About the research
The asphalt concrete (AC) dynamic modulus (|E*|) is a key design parameter in mechanistic-based pavement design methodologies such as the American Association of State Highway and Transportation Officials (AASHTO) MEPDG/Pavement-ME Design. The objective of this feasibility study was to develop frameworks for predicting the AC |E*| master curve from falling weight deflectometer (FWD) deflection-time history data collected by the Iowa Department of Transportation (Iowa DOT). A neural networks (NN) methodology was developed based on a synthetically generated viscoelastic forward solutions database to predict AC relaxation modulus (E(t)) master curve coefficients from FWD deflection-time history data. According to the theory of viscoelasticity, if AC relaxation modulus, E(t), is known, |E*| can be calculated (and vice versa) through numerical inter-conversion procedures. Several case studies focusing on full-depth AC pavements were conducted to isolate potential backcalculation issues that are only related to the modulus master curve of the AC layer. For the proof-of-concept demonstration, a comprehensive full-depth AC analysis was carried out through 10,000 batch simulations using a viscoelastic forward analysis program. Anomalies were detected in the comprehensive raw synthetic database and were eliminated through imposition of certain constraints involving the sigmoid master curve coefficients.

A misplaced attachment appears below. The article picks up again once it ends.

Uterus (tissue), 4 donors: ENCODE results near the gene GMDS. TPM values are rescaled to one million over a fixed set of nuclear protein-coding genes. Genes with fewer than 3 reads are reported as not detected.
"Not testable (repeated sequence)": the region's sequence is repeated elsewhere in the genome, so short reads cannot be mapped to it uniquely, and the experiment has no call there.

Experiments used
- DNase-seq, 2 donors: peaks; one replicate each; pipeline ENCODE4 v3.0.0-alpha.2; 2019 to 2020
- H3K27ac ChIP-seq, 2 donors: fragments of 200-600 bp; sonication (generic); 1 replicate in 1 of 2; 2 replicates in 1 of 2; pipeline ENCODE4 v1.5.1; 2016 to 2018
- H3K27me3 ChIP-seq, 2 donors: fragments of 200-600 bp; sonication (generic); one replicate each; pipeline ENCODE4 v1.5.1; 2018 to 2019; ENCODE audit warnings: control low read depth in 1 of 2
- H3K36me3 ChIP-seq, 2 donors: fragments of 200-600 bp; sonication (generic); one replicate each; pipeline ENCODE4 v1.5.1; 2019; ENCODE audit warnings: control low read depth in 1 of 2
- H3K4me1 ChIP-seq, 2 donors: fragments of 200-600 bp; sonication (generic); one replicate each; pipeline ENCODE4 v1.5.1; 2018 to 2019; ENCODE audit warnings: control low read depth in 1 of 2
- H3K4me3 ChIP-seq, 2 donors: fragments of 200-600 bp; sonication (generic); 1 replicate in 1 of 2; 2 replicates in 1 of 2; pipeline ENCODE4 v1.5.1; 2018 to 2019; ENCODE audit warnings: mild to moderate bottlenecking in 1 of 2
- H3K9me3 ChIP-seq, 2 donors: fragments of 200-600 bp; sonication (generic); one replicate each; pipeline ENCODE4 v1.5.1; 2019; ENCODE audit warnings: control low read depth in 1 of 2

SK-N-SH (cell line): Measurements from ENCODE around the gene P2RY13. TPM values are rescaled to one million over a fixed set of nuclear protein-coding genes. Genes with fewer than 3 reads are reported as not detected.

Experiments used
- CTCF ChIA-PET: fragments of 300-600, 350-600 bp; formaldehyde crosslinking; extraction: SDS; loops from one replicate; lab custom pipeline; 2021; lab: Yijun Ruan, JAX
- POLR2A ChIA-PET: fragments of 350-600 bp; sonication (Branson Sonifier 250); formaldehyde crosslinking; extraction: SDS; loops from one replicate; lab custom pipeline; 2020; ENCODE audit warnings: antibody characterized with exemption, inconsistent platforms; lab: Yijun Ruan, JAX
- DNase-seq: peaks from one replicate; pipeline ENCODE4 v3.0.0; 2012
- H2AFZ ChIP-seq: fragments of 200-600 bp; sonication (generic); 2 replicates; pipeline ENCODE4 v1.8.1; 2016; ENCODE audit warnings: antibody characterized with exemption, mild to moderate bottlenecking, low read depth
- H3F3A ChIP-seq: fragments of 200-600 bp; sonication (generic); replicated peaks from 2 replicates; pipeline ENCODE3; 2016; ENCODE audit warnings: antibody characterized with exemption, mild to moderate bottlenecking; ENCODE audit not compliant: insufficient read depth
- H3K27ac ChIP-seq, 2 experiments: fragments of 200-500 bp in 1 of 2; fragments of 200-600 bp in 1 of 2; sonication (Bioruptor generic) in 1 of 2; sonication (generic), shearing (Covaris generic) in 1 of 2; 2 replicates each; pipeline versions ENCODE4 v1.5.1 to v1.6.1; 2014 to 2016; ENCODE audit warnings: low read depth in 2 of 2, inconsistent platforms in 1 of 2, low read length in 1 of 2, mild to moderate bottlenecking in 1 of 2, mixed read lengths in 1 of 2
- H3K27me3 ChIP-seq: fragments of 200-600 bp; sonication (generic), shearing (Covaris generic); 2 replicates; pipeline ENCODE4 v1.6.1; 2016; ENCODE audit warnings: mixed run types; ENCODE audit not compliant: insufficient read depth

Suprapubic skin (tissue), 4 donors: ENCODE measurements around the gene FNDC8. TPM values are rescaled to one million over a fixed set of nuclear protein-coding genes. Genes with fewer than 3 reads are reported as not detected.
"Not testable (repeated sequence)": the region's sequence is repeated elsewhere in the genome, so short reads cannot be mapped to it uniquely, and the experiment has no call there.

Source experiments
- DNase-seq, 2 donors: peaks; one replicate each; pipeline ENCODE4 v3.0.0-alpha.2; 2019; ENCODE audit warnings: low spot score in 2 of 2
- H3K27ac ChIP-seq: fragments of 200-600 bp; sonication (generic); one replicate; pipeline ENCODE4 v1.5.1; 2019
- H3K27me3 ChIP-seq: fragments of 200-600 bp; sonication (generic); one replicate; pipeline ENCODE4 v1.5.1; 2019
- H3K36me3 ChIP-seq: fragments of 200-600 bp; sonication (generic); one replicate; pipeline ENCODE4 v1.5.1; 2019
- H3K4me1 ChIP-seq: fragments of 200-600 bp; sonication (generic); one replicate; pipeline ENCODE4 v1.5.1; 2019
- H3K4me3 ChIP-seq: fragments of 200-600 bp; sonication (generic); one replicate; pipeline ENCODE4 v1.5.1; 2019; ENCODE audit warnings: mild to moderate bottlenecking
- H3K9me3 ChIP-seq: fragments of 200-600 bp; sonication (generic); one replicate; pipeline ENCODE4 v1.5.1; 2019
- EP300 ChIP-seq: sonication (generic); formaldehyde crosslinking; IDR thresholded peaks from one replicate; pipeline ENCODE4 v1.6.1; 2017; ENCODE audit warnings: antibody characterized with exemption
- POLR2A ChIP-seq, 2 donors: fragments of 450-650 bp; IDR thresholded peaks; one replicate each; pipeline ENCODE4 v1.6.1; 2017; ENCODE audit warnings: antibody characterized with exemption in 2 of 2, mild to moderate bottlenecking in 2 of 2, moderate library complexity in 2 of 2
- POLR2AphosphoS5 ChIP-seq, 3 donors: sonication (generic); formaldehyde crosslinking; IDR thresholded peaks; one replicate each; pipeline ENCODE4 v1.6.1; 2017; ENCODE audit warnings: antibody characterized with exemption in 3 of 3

The surrogate forward modeling results showed that NNs are able to predict deflection-time histories from E(t) master curve coefficients and other layer properties very well. The NN inverse modeling results demonstrated the potential of NNs to backcalculate the E(t) master curve coefficients from single-drop FWD deflection-time history data, although the current prediction accuracies are not sufficient to recommend these models for practical implementation. Considering the complex nature of the problem investigated with many uncertainties involved, including the possible presence of dynamics during FWD testing (related to the presence and depth of stiff layer, inertial and wave propagation effects, etc.), the limitations of current FWD technology (integration errors, truncation issues, etc.), and the need for a rapid and simplified approach for routine implementation, future research recommendations have been provided making a strong case for an expanded research study.